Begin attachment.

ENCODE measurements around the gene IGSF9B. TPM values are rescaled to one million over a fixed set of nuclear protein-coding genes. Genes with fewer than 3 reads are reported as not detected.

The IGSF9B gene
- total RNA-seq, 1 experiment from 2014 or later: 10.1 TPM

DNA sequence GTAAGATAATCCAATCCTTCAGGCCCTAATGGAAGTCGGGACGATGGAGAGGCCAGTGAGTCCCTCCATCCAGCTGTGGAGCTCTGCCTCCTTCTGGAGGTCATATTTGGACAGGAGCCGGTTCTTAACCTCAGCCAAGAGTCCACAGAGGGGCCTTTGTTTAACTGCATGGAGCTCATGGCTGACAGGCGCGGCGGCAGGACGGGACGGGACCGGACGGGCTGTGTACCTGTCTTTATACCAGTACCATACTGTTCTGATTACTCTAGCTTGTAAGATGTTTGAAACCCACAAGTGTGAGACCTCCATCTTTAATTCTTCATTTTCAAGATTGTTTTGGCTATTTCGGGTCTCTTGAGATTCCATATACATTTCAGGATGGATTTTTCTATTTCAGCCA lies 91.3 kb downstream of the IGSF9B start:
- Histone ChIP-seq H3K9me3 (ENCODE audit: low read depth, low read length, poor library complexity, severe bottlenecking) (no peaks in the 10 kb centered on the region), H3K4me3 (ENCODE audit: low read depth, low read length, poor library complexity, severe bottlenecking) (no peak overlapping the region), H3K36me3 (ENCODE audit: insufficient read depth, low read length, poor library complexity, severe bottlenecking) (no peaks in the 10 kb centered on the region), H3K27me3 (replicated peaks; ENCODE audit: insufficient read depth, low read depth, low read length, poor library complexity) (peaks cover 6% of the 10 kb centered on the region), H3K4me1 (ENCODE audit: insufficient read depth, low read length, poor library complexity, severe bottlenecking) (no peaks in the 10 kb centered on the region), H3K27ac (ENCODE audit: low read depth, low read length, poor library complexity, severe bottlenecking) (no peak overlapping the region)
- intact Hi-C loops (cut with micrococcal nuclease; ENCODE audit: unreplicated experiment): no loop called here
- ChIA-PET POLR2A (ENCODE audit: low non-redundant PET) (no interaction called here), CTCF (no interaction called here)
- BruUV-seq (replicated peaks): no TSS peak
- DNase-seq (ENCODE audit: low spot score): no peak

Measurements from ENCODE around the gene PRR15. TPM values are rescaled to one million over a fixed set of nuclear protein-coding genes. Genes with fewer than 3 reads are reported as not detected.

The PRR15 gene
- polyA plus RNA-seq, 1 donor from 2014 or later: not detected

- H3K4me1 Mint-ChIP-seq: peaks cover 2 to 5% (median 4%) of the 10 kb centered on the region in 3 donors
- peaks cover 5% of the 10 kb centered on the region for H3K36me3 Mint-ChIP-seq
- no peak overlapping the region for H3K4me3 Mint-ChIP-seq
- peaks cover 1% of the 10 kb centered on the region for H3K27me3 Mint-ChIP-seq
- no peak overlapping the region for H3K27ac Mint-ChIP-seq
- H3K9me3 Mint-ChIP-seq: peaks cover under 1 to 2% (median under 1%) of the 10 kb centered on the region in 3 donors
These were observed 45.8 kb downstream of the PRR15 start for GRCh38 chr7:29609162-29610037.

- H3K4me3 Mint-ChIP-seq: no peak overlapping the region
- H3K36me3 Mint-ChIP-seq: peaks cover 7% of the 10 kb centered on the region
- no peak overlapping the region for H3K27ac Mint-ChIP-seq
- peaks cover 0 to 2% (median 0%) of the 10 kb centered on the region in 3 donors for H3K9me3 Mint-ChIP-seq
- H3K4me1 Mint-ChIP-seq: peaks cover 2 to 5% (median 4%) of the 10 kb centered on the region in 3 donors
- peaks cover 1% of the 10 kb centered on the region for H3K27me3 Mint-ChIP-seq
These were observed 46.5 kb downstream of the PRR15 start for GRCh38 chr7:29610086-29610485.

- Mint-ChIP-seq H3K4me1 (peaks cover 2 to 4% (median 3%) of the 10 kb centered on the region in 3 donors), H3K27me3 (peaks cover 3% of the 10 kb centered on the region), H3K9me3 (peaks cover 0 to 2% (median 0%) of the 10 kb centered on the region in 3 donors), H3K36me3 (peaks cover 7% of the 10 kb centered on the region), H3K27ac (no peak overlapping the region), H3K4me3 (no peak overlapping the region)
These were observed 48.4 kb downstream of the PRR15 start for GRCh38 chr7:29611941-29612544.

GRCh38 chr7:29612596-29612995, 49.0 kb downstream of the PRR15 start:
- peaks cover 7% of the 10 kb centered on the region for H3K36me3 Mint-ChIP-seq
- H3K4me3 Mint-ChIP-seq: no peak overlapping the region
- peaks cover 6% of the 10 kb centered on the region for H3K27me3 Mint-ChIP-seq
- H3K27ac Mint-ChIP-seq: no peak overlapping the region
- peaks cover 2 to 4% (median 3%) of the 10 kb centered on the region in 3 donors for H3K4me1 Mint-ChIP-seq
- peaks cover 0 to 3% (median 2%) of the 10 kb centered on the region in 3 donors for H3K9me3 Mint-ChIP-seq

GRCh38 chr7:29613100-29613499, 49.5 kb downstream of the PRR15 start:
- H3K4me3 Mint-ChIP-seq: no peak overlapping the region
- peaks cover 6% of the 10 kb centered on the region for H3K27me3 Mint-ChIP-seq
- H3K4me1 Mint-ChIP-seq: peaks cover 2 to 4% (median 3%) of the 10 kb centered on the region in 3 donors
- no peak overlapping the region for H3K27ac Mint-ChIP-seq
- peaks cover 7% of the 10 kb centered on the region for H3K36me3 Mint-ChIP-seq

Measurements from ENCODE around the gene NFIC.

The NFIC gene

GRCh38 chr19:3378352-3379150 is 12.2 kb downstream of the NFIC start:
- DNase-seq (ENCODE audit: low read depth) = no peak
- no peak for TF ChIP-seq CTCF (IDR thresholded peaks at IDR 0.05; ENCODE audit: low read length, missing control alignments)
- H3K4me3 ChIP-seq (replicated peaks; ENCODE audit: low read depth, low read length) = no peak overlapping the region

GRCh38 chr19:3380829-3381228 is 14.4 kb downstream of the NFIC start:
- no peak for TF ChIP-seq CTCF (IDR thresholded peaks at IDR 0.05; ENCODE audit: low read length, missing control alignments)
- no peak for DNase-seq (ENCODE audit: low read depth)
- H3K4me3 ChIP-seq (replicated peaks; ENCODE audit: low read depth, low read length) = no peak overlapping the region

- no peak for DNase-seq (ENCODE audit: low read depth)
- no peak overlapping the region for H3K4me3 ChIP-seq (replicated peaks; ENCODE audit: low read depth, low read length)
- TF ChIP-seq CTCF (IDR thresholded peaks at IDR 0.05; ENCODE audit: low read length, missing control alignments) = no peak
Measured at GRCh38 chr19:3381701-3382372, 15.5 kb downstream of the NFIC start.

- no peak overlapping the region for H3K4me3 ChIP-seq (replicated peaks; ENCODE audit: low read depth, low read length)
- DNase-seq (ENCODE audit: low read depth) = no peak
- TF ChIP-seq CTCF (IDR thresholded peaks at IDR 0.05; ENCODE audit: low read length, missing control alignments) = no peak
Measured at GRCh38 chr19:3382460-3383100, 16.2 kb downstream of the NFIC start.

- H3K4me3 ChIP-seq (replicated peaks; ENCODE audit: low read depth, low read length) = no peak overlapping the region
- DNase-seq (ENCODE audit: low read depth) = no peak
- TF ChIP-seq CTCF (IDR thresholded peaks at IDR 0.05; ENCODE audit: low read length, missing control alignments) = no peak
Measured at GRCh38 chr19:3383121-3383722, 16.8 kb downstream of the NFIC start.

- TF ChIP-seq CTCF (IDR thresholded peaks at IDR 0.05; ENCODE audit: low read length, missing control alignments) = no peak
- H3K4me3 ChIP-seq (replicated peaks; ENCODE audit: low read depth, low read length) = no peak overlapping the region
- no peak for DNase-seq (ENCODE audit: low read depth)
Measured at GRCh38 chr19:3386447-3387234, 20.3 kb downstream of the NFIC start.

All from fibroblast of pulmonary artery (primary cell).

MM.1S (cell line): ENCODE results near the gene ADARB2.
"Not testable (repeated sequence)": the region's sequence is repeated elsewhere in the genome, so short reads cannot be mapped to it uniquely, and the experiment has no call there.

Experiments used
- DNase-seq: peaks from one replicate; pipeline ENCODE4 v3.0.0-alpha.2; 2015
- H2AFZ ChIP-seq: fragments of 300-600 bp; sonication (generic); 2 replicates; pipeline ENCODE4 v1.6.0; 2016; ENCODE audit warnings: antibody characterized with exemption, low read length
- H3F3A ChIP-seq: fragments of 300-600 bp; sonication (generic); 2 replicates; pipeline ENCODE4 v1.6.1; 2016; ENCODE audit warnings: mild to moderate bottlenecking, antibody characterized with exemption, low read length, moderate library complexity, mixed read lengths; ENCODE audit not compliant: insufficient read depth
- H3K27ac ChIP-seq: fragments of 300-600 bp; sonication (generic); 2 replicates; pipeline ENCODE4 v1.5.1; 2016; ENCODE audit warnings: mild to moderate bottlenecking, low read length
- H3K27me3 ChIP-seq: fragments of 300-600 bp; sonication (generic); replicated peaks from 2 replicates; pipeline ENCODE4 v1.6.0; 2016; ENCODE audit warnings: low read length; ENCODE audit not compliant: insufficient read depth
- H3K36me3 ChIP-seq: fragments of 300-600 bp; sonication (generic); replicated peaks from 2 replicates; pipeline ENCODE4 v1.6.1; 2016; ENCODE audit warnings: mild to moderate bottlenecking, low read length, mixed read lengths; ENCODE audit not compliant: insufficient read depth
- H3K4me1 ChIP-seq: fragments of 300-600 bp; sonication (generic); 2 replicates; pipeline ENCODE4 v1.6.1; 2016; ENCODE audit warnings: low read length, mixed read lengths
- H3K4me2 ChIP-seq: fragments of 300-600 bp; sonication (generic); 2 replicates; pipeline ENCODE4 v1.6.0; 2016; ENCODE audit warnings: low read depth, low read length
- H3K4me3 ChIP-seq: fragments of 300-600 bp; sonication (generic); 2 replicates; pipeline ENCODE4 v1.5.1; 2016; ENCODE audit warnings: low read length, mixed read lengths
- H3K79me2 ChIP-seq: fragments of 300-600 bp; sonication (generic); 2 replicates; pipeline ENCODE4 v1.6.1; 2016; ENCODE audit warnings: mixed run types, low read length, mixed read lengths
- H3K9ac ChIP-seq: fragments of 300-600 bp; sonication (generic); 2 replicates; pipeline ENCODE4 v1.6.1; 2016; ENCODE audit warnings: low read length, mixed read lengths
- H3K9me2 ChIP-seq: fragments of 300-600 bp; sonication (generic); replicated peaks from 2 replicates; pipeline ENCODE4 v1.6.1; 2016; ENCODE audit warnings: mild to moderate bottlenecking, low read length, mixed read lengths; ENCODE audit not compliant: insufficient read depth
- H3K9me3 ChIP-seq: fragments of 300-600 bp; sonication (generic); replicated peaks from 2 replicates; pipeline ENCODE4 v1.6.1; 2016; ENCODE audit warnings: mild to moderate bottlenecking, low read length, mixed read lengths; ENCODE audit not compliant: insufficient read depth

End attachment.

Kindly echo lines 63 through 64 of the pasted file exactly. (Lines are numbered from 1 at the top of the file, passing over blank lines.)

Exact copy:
Measured at GRCh38 chr19:3383121-3383722, 16.8 kb downstream of the NFIC start.

- TF ChIP-seq CTCF (IDR thresholded peaks at IDR 0.05; ENCODE audit: low read length, missing control alignments) = no peak